GoodCause Logo: What do you think?

Nice, huh? Positive. Clean. Modern.

Torquil did this, of course. He’s got this whole idea of how the covers should look, but … we don’t want to give everything away.

But it helps us visualize the magazine to have little (HUGE) things like the logo to look at. It can set the tone for the whole look-and-feel of the magazine. And I think he’s pretty close to being right on the money with this one.

Not that we’re not open to change!

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Coffee with Patsy Woods Martin

One big thing I forgot to mention in my last post was that after reading that article in ABJ, I called up the executive director of the campaign to ask for a meeting. Ballsy, huh?

(I’m not a salesperson but, as a writer who’s interviewed at least 100 people on everything from their brother’s death to nanotechnology to ice cream, I can make a cold call once in a while and ask for stuff.)

Anyway, she said yes! So we met the next week at Central Market for coffee.

She had had an incredible week, having just launched the I Live Here, I Give Here campaign two days ago at City Hall. So she was still jazzed about the effort and very impressive in her commitment to it. She’s the E.D., yes, but lord knows anyone – especially at that point in the campaign – would have had some burnout.

I learned a lot from her about the state of Austin philanthropy. And the great thing is, she was very hopeful about it all. She gave me the impression that local giving in Austin will only get better, bit that the whole idea of it needed to be “sold” to people, probably in the same way the whole “live music capital of the world” thing was sold.

I also got to present to her my little presentation about GoodCause magazine. I love talking about it, but mostly I love hearing people’s reaction to it. The good news is, it’s mostly positive. And even when they ask tough questions, it helps me go back and rethink parts of the magazine – which makes it so much better.

I think the I Live Here, I Give Here campaign and GoodCause would be a good fit. Both efforts are about the same thing – to raise awareness about the issues and encourage local volunteerism and charitable giving.

But we have lots of work to do to figure out the business plan stuff – figuring out costs and predicting profit. Not my core strengths at all. But it’s worth it for me to make the effort.

ABJ Story about the I Live Here, I Give Here campaign

I read an article in the Austin Business Journal a couple of Thursdays ago, late one afternoon at work, about a new campaign to increase charitable giving locally. The campaign is called I Live Here, I Give Here, and its focus is to increase the amount of charitable giving Austinites do every year.

How are they going to do this? By raising awareness about local issues and needs. And by implementing a grassroots campaign to train connected people to share this information with their contacts, friends, coworkers, fellow church members… everyone they know. This approach – having Austinites encouraged to give by their trusted friends – is the absolute best way to increase philanthropy in Austin.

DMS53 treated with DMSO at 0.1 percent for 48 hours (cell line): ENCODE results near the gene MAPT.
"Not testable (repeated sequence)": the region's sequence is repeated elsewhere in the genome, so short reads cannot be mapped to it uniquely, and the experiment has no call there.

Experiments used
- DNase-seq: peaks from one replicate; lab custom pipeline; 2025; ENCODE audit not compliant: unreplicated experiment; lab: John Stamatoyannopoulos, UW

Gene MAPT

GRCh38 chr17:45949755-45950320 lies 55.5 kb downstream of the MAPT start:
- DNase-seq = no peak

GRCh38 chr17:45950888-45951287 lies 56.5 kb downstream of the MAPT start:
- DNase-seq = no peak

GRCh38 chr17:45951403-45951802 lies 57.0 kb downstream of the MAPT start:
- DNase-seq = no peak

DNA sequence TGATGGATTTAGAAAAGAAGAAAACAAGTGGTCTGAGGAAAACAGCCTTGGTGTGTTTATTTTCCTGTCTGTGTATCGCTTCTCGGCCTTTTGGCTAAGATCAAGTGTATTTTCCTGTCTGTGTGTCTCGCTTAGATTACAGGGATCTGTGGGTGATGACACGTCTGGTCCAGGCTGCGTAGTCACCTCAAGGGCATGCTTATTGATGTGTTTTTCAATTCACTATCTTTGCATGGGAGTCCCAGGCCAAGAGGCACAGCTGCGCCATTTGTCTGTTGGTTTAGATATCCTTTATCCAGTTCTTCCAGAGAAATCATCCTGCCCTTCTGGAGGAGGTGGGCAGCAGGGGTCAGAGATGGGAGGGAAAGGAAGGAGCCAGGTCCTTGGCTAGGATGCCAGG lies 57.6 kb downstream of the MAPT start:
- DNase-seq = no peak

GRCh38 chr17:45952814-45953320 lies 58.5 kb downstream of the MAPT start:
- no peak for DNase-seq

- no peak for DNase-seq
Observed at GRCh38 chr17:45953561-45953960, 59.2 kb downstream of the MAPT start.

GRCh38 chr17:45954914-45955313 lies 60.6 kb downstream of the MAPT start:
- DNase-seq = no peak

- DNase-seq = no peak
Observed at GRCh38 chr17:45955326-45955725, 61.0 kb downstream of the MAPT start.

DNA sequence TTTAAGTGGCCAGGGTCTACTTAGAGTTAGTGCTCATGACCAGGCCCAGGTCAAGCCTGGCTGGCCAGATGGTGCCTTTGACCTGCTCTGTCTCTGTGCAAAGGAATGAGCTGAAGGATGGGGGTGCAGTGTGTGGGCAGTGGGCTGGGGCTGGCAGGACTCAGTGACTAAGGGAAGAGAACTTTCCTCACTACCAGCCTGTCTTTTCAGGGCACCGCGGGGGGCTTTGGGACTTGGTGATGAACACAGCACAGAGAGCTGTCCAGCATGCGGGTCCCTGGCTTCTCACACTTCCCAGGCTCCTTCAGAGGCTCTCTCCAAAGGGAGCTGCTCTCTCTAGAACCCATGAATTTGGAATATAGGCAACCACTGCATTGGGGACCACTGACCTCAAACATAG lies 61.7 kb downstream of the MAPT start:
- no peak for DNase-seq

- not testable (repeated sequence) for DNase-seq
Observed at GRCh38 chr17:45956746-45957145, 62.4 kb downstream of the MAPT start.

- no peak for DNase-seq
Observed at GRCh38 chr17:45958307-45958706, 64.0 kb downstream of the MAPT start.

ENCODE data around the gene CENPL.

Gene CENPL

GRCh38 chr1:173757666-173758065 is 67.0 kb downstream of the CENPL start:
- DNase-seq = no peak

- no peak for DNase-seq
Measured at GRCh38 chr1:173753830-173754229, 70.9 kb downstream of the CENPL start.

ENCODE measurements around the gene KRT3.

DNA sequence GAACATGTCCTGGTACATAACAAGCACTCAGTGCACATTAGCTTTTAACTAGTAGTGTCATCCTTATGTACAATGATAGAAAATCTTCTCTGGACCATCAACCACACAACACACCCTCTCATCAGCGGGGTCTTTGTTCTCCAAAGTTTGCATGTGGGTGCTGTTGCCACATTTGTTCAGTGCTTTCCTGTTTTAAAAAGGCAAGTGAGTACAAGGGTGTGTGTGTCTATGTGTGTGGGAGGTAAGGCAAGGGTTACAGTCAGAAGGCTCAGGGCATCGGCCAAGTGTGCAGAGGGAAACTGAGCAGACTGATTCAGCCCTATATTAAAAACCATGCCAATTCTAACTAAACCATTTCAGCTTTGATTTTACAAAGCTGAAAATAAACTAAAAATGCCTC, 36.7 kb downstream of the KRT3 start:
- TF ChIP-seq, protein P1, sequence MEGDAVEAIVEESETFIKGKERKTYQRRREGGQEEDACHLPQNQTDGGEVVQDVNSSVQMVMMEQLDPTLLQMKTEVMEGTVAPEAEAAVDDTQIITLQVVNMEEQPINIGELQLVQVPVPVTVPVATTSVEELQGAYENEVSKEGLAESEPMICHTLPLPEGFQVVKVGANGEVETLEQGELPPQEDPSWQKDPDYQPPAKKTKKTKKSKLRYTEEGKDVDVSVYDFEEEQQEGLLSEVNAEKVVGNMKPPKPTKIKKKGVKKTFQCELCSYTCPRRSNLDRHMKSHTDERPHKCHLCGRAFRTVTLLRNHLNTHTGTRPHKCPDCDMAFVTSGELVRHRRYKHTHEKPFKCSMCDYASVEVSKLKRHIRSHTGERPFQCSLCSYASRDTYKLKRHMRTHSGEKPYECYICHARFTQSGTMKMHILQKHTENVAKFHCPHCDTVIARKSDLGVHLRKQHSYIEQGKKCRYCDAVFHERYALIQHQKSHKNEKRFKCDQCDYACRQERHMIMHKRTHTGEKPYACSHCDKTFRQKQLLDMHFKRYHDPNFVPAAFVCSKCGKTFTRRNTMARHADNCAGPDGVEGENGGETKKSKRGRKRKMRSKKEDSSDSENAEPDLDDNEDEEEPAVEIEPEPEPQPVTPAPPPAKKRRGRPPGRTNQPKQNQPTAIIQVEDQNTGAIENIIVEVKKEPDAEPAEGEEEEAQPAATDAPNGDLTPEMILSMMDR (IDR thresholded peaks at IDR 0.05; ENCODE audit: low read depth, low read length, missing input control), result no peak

But how do you measure this? Tough to do. The campaign will mark where we are now in philanthropic giving and mark again a few years later. Not the most scientific metrics, but it can show growth.

The hardest part for the campaign will be in maintaing momentum. The project’s off to a strong start – at least everyone I’ve talked to has heard about it. But how to you maintain and even grow this? I’ll be very interested to see how this goes.

Statesman’s Story About Why Austin Doesn’t Give

“When the nation’s top 50 cities are ranked for charitable giving, Austin ranks 48th.”

This from the Austin American-Statesman referring to research conducted by The Chronicle of Philanthropy in 2003, which found that, of the 50 largest cities in the United States, Austin ranked 48th in the percentage of discretionary income Austinites donate to local charities.

48th in giving, 3rd in volunteering, according to a separate study, results released earlier this year.

Is it that Austinites don’t want to part with their money? That we’d rather show up and pack grocery bags or bring cupcakes then take out our checkbooks?

“One theory is that Austin doesn’t give because it isn’t used to it.”

The article reports the median age of Austin is 28.5, which is really young, when you think about it. At 28.5 years old, I sure wasn’t making enough to give much to charity. I probably ran five charity 5K races a year, gave $25 to some breast cancer charity, threw singles and fives in the basket at church… that’s about it. But I was volunteering at adult literacy classes, helping students with their work a couple of hours a week. So this makes sense to me.

And the idea that charitable giving has to be part of a city’s culture makes sense, also. The article refers to other big Texas cities like Dallas and Houston (and I believe it’s true of San Antonio, too) where long-time philanthropists lead the way. We have so few people like that here in Austin. At least I don’t hear about them.

I can think of the Dells, Lance Armstrong, the Longs…. but these people don’t run in my circles. I can’t think of any one of my friends or colleagues who makes a habit of giving big. Again, I never hear about it.

Which is the paradox of charitable giving, I guess. Maybe I do have contemporaries that give big and give locally, but they’re certainly not talking about it. That would be rude and bragging, and typically people with big hearts and big wallets don’t toot their own horns much.

WHICH IS WHY I love the idea of GoodCause magazine. Let us toot your horn, Austin.